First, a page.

And the very best bit of all this early morning shenanigans is picking an apple, fresh and crisp, straight from the tree. No other apple tastes anything like so good as one that's just been picked.
We still have loads of apples, ripe for the picking, hanging fom our trees. The different varieties ripen at different times, stretching the crop out through the season.
As I drive around the countryside hereabouts I'm amazed by how many apple trees, laden with fruit, are left to their own devices. I guess the upside is that all that bounty goes to the wild birds and woodland creatures.
The woodlands have lots of wild fruit of their own at the moment too.
There are rose-hips aplenty, where once we had festoons of fragrant pink flowers.
There are elderberries.
And lots of red berries on the hawthorne. Back in Ireland country folk used to believe that the hawthorne had magical properties. The fairies were supposed to dance around it, and many farmers held to the view that it was unlucky to cut them down.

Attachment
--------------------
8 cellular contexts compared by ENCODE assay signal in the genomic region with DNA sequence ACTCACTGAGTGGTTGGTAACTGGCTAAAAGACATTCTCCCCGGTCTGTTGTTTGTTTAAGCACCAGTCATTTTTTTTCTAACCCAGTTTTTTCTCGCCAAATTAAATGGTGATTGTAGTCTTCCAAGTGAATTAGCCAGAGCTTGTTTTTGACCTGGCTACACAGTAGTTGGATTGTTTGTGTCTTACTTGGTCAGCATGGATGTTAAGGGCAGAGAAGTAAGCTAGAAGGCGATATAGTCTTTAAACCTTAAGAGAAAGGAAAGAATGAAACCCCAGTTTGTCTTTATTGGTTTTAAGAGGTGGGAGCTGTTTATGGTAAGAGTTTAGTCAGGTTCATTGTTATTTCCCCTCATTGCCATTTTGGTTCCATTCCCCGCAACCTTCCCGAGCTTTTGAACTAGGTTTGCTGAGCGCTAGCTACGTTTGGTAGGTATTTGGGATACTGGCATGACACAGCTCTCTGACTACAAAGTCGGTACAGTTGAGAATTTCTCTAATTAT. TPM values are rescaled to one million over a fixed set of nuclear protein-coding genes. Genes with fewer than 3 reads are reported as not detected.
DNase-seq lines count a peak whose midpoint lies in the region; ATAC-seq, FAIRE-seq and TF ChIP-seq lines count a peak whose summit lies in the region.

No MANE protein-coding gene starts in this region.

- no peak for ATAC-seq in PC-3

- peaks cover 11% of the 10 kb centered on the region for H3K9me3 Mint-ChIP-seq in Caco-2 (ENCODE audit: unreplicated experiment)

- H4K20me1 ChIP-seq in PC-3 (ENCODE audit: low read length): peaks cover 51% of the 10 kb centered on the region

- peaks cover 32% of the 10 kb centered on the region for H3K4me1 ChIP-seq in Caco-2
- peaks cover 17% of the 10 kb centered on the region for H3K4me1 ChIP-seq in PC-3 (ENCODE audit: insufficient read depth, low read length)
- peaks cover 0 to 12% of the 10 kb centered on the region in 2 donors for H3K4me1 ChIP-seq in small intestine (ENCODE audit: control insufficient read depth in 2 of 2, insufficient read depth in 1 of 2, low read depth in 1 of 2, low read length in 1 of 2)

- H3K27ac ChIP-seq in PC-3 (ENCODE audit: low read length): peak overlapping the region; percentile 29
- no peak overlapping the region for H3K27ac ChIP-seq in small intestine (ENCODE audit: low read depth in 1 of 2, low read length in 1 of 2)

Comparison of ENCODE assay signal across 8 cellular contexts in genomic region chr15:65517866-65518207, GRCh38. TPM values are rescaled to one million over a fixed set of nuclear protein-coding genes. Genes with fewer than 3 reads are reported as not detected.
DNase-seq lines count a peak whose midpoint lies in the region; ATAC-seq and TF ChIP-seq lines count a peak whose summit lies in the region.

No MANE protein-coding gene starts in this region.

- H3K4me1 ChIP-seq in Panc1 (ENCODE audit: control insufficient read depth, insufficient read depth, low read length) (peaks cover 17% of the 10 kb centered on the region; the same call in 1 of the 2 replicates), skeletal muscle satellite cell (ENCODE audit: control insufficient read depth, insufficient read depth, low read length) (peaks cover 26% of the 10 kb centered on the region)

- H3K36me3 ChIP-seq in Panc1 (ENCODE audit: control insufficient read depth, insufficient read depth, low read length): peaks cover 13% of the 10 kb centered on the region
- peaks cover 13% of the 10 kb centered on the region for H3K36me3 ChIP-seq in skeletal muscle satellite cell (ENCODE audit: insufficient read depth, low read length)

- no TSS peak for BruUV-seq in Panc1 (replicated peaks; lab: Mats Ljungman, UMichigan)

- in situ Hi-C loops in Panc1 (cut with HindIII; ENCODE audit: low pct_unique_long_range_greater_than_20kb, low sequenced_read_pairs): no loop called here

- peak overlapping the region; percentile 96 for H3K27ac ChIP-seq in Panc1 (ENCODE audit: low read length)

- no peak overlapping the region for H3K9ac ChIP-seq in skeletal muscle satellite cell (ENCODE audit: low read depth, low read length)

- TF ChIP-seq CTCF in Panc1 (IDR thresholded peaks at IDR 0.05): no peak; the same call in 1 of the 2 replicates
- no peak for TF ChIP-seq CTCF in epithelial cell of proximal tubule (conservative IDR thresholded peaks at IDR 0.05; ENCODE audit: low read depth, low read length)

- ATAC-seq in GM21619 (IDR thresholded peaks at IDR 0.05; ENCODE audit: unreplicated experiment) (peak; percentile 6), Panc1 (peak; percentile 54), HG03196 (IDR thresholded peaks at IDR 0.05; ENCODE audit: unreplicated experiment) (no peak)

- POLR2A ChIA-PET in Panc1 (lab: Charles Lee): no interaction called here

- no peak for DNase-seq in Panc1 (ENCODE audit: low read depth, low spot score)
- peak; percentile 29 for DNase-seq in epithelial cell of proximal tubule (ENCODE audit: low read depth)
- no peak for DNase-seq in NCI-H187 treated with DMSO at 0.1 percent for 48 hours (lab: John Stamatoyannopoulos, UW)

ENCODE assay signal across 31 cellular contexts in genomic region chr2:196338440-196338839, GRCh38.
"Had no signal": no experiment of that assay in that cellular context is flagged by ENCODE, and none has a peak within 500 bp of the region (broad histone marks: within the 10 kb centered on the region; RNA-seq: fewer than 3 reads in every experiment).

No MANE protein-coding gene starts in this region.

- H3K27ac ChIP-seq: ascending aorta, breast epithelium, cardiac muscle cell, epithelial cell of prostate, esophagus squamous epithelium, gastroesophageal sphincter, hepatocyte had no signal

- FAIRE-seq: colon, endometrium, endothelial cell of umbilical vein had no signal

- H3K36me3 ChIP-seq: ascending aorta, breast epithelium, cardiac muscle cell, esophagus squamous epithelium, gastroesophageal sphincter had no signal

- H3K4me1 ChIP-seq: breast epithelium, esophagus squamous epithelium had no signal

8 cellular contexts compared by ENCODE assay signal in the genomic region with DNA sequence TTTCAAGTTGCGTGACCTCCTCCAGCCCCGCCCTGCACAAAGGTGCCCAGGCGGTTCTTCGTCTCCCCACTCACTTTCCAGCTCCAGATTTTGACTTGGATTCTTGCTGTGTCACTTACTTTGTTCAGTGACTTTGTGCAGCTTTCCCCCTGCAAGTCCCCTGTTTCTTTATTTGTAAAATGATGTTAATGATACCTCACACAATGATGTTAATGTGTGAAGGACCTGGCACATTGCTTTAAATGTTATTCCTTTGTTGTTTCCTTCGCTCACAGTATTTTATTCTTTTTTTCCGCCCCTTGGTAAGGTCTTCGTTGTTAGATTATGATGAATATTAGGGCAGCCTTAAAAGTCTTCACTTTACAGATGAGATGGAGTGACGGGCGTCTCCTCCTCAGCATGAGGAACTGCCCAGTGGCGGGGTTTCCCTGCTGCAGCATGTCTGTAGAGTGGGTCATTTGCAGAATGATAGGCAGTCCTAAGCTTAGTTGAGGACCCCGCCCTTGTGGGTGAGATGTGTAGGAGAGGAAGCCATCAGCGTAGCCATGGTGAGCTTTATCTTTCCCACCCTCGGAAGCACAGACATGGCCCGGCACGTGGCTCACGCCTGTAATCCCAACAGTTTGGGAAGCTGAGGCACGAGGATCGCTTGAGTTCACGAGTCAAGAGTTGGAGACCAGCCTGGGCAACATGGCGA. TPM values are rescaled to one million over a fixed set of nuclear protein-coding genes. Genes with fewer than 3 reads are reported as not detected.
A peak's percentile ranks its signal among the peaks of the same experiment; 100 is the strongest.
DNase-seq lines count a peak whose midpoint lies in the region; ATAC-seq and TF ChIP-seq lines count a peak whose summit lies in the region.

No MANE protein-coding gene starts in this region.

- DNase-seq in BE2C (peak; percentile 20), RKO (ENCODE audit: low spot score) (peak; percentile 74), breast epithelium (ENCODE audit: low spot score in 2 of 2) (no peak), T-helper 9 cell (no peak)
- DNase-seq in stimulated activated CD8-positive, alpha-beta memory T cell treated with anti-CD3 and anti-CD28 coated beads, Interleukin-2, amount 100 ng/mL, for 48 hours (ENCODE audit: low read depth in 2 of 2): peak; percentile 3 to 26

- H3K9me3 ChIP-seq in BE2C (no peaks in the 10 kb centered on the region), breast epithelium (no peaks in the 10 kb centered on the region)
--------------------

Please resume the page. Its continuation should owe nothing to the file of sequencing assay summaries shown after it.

And if you know where to look there's an abundance of sloes as well. Their dark colour tends to camouflage them in the shadows of the hedgerow. It's looking like it could be a good year for the sloe gin ... .
And there are still enough blackberries to be found for a pie or two. Although in the old days people thought that blackberries ought not to be picked after Michaelmas Day. They believed that the devil came around the hedgerows and polluted them after the Feast of Saint Michael and all the Angels.
All the best for now,